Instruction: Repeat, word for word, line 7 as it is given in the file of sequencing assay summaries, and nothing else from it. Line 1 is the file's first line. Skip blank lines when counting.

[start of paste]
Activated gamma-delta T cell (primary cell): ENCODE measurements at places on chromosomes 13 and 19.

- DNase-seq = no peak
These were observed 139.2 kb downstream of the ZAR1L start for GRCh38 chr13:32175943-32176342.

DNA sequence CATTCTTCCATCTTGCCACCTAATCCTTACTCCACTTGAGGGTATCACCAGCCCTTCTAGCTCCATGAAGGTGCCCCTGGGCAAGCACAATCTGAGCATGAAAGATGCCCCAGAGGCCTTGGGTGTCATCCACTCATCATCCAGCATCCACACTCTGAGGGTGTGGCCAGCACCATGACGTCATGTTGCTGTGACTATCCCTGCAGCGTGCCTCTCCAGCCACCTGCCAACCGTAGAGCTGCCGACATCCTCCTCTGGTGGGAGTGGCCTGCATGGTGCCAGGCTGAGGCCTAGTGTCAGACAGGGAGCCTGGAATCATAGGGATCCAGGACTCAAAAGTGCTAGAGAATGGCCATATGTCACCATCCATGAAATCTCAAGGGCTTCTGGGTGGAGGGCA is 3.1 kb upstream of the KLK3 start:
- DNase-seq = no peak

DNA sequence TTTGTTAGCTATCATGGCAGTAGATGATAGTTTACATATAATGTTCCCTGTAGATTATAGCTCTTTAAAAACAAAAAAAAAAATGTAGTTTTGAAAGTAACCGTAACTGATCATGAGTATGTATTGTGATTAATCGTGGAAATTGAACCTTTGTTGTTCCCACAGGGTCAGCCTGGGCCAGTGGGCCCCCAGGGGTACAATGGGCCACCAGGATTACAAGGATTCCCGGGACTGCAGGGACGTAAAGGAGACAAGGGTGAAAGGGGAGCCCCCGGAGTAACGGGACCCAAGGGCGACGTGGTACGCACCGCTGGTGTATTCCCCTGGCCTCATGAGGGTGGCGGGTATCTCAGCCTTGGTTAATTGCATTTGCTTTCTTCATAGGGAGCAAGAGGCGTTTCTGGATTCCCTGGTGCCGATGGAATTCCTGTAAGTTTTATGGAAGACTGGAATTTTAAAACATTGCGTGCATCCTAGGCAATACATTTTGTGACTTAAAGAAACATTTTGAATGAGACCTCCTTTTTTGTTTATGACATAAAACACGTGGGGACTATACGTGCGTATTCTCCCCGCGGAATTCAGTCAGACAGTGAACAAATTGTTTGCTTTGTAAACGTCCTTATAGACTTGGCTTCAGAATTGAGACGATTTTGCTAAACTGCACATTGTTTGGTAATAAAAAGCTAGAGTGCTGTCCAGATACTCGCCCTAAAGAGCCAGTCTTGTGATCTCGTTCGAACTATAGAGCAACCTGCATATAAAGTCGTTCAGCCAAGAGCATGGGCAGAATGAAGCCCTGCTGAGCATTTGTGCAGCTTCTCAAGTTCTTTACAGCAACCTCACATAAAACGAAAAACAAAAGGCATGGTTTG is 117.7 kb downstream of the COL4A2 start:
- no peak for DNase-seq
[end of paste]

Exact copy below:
- no peak for DNase-seq